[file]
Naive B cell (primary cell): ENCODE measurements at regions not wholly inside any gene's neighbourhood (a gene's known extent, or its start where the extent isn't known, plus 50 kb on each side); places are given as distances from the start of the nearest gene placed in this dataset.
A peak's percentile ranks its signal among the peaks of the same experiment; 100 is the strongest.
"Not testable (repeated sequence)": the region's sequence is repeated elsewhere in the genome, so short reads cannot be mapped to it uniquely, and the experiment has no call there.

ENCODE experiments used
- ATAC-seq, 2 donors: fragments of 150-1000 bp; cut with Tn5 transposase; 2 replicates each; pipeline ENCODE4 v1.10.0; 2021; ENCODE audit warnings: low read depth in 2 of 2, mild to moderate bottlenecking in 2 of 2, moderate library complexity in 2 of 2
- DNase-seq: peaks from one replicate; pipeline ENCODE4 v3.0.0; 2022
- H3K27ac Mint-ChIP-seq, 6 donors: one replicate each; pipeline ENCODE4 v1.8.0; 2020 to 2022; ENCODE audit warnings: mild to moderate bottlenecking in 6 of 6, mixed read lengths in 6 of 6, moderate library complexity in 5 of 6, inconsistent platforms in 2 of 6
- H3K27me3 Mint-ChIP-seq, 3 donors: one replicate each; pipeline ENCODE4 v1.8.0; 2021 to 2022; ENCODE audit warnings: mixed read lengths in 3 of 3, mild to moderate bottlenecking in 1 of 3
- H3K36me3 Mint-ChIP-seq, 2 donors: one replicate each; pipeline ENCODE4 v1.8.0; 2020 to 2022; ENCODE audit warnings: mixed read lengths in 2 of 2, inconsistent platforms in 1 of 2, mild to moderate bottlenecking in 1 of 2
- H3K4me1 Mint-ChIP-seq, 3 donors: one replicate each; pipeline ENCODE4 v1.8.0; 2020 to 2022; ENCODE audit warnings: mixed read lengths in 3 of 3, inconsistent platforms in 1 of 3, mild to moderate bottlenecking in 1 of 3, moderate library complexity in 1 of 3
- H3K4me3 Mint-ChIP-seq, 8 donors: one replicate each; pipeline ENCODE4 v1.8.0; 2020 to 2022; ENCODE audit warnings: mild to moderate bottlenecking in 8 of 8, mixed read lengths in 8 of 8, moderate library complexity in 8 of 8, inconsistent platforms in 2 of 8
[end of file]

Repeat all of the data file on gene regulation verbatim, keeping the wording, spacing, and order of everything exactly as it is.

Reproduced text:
Naive B cell (primary cell): ENCODE measurements at regions not wholly inside any gene's neighbourhood (a gene's known extent, or its start where the extent isn't known, plus 50 kb on each side); places are given as distances from the start of the nearest gene placed in this dataset.
A peak's percentile ranks its signal among the peaks of the same experiment; 100 is the strongest.
"Not testable (repeated sequence)": the region's sequence is repeated elsewhere in the genome, so short reads cannot be mapped to it uniquely, and the experiment has no call there.

ENCODE experiments used
- ATAC-seq, 2 donors: fragments of 150-1000 bp; cut with Tn5 transposase; 2 replicates each; pipeline ENCODE4 v1.10.0; 2021; ENCODE audit warnings: low read depth in 2 of 2, mild to moderate bottlenecking in 2 of 2, moderate library complexity in 2 of 2
- DNase-seq: peaks from one replicate; pipeline ENCODE4 v3.0.0; 2022
- H3K27ac Mint-ChIP-seq, 6 donors: one replicate each; pipeline ENCODE4 v1.8.0; 2020 to 2022; ENCODE audit warnings: mild to moderate bottlenecking in 6 of 6, mixed read lengths in 6 of 6, moderate library complexity in 5 of 6, inconsistent platforms in 2 of 6
- H3K27me3 Mint-ChIP-seq, 3 donors: one replicate each; pipeline ENCODE4 v1.8.0; 2021 to 2022; ENCODE audit warnings: mixed read lengths in 3 of 3, mild to moderate bottlenecking in 1 of 3
- H3K36me3 Mint-ChIP-seq, 2 donors: one replicate each; pipeline ENCODE4 v1.8.0; 2020 to 2022; ENCODE audit warnings: mixed read lengths in 2 of 2, inconsistent platforms in 1 of 2, mild to moderate bottlenecking in 1 of 2
- H3K4me1 Mint-ChIP-seq, 3 donors: one replicate each; pipeline ENCODE4 v1.8.0; 2020 to 2022; ENCODE audit warnings: mixed read lengths in 3 of 3, inconsistent platforms in 1 of 3, mild to moderate bottlenecking in 1 of 3, moderate library complexity in 1 of 3
- H3K4me3 Mint-ChIP-seq, 8 donors: one replicate each; pipeline ENCODE4 v1.8.0; 2020 to 2022; ENCODE audit warnings: mild to moderate bottlenecking in 8 of 8, mixed read lengths in 8 of 8, moderate library complexity in 8 of 8, inconsistent platforms in 2 of 8